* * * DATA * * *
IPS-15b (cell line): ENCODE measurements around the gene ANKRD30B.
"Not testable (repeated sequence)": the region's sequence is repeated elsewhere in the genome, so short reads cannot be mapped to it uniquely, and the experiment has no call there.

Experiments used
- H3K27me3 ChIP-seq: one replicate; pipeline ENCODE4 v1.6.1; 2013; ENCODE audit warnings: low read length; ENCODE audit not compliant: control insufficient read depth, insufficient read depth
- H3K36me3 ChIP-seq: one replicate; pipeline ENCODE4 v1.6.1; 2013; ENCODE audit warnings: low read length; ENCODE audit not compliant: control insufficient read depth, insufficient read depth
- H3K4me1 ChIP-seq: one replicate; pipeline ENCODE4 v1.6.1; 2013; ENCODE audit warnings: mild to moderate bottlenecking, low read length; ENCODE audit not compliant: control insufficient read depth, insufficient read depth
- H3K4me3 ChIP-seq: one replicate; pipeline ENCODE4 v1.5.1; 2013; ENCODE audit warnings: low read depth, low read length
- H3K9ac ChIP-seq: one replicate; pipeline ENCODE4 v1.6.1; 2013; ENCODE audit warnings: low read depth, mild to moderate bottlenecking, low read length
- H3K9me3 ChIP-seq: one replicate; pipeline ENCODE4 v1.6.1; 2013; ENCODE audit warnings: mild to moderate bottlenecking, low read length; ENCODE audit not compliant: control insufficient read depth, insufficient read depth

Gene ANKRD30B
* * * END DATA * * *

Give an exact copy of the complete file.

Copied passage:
IPS-15b (cell line): ENCODE measurements around the gene ANKRD30B.
"Not testable (repeated sequence)": the region's sequence is repeated elsewhere in the genome, so short reads cannot be mapped to it uniquely, and the experiment has no call there.

Experiments used
- H3K27me3 ChIP-seq: one replicate; pipeline ENCODE4 v1.6.1; 2013; ENCODE audit warnings: low read length; ENCODE audit not compliant: control insufficient read depth, insufficient read depth
- H3K36me3 ChIP-seq: one replicate; pipeline ENCODE4 v1.6.1; 2013; ENCODE audit warnings: low read length; ENCODE audit not compliant: control insufficient read depth, insufficient read depth
- H3K4me1 ChIP-seq: one replicate; pipeline ENCODE4 v1.6.1; 2013; ENCODE audit warnings: mild to moderate bottlenecking, low read length; ENCODE audit not compliant: control insufficient read depth, insufficient read depth
- H3K4me3 ChIP-seq: one replicate; pipeline ENCODE4 v1.5.1; 2013; ENCODE audit warnings: low read depth, low read length
- H3K9ac ChIP-seq: one replicate; pipeline ENCODE4 v1.6.1; 2013; ENCODE audit warnings: low read depth, mild to moderate bottlenecking, low read length
- H3K9me3 ChIP-seq: one replicate; pipeline ENCODE4 v1.6.1; 2013; ENCODE audit warnings: mild to moderate bottlenecking, low read length; ENCODE audit not compliant: control insufficient read depth, insufficient read depth

Gene ANKRD30B